12. This is also what I assumed. I can barely imagine Janey and Diane in the same universe, let alone the same room, so I just assumed it meant she hadn't met Dougie, but the texts purps mentioned make me less inclined to put much stock in that assumption.
  13. I can't believe how much we are underselling Diane being related to Janey-E. I audibly screeched when that reveal hit, and then it was immediately washed away by everything else in this episode. It also raises a lot of questions about the origins of Dougie. I love that Andy gets the role of delivering information from the spirit realm this time, while all the competent Twin Peaks Sheriff Department can't even remember what happened. I did not expect Sarah Palmer to be a physical portal into hell, but the more I think about the more I know I now can't live any other way. Gordon Cole apparently has a known genre of portentious and lore-heavy Monica Bellucci dreams. That is hilarious. I also love the level of immediate respect Gordon Cole commands from the LV FBI guys. Also, the deliberateness of Gordon Cole not referring to Janey-E to the FBI guys will make it unnecessarily difficult to get these plot threads together in a way that is so classic Twin Peaks The Return.
  14. I really enjoyed this episode. Everything with Dougie was outrageous and golden. I really enjoyed the whole underground armwrestling gang, and I thought the further exploration of Audrey's life was unnerving and fitting for how Lynch has seemingly thought of the character for a while, as this very out of time, dreamlike presence in the town. Her current situation really lends creedence to the meme that Mulholland Drive was supposed to be an Audrey Horne film. I recently listened to an episode of Henry Rollins podcast where he talked about working with Lynch on Lost Highway. He made a note of mentioning Lynch's love of music - if you've seen the film, you know it has an intensely late 90s soundtrack: late career Bowie, Trent Reznor, Marilyn Manson, etc. Thinking about James' Song also made me think of how neatly the diagetic musical influences of the original run of Twin Peaks have folded back in onto the show. I've always imagined Lynch working in the early 90s on the show, heavily influenced by eighties shoegaze acts like my bloody valentine, maybe Galaxie 500, and definitely Julee Cruise. I really appreciate Lynch working back to that feel of music and dragging it back in, but with modern artists like Chromatics and Sharon Van Etten. As a teenager who got into Twin Peaks at the same time I was getting into stuff like Loveless or On Fire, it's really nice to see Lynch shouting it out. The podcast, by the way: http://henryrollins.com/dispatch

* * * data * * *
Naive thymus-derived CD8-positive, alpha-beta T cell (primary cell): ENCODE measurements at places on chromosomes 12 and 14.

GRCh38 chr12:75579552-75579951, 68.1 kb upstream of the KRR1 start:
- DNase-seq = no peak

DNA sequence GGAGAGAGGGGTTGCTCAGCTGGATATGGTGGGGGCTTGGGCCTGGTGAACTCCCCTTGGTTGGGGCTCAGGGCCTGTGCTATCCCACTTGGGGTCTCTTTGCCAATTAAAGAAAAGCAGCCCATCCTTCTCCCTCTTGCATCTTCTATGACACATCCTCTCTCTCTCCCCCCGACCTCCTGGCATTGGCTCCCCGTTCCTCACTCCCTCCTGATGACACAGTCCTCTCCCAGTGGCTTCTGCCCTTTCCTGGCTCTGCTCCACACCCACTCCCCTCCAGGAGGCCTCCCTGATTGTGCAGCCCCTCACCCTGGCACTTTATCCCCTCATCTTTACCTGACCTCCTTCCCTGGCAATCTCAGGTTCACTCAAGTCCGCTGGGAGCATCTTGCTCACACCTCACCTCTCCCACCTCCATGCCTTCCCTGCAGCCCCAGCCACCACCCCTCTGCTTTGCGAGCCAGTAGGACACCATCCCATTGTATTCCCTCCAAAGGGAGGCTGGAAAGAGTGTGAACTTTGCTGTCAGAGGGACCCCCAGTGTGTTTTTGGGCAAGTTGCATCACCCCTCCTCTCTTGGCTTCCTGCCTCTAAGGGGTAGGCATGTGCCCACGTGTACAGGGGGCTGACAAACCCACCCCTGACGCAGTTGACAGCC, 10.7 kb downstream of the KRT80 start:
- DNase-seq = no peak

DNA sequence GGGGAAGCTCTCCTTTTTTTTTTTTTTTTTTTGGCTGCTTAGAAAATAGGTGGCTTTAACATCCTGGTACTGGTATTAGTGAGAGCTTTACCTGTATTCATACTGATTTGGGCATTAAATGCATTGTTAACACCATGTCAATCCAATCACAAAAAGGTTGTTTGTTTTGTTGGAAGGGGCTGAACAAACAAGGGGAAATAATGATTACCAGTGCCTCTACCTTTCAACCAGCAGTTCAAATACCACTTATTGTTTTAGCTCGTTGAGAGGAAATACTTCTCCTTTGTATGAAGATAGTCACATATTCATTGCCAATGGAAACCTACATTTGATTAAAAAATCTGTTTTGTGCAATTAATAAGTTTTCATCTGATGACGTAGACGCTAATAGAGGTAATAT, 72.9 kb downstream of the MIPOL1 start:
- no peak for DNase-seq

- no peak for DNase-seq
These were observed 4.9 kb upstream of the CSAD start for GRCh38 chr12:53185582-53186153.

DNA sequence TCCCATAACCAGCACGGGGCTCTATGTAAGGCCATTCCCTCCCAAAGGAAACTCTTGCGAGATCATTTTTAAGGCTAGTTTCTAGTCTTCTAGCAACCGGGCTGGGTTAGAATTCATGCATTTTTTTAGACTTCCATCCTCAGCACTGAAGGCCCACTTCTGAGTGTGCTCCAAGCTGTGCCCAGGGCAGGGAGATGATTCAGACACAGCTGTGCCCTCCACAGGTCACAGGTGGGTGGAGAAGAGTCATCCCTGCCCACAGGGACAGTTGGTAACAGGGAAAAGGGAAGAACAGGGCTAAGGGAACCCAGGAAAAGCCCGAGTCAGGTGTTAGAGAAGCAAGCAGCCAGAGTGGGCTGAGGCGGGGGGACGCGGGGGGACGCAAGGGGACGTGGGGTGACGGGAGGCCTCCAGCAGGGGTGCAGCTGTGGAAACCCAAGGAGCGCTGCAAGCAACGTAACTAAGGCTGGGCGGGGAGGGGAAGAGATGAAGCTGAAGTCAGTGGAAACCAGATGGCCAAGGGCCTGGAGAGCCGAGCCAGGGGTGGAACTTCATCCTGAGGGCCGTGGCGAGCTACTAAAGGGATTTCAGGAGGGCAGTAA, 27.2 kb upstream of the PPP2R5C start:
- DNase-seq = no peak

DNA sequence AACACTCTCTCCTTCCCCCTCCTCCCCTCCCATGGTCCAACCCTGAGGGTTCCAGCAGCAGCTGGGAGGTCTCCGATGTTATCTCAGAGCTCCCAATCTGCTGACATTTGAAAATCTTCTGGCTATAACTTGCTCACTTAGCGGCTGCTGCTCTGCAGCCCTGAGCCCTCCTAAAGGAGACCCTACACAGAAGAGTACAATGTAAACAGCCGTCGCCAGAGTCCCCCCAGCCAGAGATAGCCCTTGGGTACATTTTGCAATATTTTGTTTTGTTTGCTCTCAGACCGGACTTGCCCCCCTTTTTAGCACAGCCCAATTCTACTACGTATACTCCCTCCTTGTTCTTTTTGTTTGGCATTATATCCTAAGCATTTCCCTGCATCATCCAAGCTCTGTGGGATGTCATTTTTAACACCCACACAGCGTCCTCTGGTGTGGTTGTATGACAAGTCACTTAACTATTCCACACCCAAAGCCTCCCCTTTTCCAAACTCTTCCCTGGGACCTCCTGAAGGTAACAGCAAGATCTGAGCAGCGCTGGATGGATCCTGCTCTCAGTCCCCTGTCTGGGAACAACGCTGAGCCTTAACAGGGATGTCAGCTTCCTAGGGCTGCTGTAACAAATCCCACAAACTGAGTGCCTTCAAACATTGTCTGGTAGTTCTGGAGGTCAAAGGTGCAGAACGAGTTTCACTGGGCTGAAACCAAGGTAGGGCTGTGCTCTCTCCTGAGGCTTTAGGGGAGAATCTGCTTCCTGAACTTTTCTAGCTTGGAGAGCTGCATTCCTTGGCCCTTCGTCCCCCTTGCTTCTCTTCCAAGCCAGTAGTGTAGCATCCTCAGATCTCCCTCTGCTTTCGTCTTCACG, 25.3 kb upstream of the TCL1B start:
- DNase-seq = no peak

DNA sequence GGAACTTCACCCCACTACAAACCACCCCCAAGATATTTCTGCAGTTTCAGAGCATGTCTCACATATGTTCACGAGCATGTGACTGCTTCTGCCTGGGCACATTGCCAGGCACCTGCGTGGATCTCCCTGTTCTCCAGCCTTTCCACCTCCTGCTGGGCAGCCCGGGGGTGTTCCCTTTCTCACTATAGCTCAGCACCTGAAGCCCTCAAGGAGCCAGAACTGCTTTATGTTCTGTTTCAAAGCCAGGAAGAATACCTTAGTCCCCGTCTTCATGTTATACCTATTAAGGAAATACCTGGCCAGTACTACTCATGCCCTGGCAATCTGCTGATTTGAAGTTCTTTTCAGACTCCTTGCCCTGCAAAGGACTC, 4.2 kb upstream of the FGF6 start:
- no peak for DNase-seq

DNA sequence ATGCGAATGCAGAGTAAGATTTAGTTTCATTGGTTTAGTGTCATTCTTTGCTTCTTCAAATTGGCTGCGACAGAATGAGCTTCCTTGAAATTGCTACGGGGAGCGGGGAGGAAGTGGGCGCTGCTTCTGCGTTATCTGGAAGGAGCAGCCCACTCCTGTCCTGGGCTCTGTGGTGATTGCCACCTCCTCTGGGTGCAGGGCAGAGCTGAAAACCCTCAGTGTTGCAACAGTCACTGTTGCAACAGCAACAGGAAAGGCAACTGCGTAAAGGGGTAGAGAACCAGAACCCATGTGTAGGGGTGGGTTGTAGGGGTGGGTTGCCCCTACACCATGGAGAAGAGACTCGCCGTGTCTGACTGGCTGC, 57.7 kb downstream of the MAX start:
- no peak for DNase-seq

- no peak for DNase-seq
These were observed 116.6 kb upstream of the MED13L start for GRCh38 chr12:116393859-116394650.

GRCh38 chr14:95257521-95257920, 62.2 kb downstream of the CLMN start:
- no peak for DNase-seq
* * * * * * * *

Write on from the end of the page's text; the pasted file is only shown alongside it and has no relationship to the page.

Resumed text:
15. Oh man, that would be choice. Especially if Audrey's weird soap opera just happens to mirror her real world. It's too blatantly Mulholland Drive to be likely, but it would be fun.